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Systematic Reviews: Systematic Review

This Guide will help to start and proceed through the main stages of systematic review

Getting Started

What is a systematic review?

"A scientific investigation that focuses on a specific question and that uses explicit, planned scientific methods to identify, select, assess, and summarize the findings of similar but separate studies. It may or may not include a quantitative synthesis of the results from separate studies (meta-analysis) depending on the available data." IOM p 1.

How Long Does it Take to Complete Systematic Review?

Planning and conducting a systematic review is a time intensive research project. Time to completion will vary depending on the scope of the review and the size and availability of the review team.  A well-designed systematic review may take a year or more to complete.

The Cochrane Handbook for Systematic Reviews of Interventions provides the following table showing estimated time for each task.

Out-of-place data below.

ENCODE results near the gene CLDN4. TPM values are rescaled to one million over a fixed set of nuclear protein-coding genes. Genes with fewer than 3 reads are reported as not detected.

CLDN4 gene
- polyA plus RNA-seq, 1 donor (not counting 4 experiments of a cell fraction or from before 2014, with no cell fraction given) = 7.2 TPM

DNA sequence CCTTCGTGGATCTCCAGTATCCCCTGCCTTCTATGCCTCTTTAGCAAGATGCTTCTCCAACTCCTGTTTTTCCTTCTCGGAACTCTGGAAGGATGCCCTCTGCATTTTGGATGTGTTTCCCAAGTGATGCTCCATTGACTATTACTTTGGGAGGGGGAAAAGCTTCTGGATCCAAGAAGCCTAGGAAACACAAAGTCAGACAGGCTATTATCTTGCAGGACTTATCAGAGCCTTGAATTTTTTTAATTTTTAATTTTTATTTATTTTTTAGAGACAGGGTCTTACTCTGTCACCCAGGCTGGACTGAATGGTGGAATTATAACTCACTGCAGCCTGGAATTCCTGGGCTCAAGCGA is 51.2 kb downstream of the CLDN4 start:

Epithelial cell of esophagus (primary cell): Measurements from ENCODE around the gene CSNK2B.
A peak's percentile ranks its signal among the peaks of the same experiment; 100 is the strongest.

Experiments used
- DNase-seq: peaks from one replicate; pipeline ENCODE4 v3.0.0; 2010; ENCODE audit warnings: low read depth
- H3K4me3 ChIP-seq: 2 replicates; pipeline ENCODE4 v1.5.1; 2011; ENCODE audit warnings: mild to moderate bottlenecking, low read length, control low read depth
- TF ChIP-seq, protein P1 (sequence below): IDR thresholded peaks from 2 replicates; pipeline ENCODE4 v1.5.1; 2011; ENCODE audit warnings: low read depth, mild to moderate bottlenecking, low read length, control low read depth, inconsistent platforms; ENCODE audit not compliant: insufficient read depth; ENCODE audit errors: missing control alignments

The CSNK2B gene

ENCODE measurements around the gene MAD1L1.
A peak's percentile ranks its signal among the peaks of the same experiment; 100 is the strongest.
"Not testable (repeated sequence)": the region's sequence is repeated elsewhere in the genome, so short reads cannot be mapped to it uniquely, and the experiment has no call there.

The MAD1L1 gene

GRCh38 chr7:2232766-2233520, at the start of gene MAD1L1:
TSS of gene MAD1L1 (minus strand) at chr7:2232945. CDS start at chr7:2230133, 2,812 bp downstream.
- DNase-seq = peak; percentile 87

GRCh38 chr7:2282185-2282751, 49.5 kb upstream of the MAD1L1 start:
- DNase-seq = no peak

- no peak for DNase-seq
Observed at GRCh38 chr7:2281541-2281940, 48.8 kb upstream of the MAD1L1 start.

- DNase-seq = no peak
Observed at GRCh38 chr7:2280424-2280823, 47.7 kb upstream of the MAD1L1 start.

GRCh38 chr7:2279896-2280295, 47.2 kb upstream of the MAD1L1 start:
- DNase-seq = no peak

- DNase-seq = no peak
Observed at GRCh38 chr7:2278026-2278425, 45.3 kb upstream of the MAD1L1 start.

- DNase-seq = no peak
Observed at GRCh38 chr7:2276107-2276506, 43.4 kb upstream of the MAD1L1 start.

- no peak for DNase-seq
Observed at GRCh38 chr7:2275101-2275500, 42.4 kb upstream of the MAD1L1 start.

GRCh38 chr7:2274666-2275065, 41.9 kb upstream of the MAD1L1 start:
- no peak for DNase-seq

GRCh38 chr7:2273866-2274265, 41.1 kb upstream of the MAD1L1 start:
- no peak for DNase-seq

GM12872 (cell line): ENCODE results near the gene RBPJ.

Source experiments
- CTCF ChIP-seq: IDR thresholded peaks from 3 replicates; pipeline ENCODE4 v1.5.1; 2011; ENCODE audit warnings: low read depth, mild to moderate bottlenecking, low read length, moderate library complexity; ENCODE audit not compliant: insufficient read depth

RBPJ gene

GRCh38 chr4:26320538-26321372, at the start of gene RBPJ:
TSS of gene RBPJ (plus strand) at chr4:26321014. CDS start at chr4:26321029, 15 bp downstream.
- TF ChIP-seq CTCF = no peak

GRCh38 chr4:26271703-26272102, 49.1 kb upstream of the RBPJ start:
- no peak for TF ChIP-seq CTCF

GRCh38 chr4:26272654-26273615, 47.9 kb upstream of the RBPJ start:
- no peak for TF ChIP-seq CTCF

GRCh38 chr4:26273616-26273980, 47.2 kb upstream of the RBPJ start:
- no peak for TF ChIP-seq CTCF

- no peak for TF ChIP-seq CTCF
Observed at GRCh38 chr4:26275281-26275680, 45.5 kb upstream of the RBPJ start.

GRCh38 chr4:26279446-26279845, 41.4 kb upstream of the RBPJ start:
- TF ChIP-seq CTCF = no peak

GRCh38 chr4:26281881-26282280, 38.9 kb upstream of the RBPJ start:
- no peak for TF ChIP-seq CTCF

Table used with permission. Green S, Higgins JPT (editors). Chapter 2: Preparing a Cochrane review. In: Higgins JPT, Green S (editors). Cochrane Handbook for Systematic Reviews of Interventions Version 5.1.0 (updated March 2011). The Cochrane Collaboration, 2011. Available from

Need Guidance?

Finding What Works in Health Care: Standards for Systematic Reviews (full report). Institute of Medicine of the National Academies, The National Academy Press. 

Report at a Glance: Standards for Systematic Reviews. (brief list)

"These standards address the entire systematic review process, from locating, screening, and selecting studies for the review, to synthesizing the findings (including meta-analysis) and assessing the overall quality of the body of evidence, to producing the final review report.





The guide adapted with permission. Health Sciences Library System-University of Pittsburgh, Pittsburgh, Pennsylvania.

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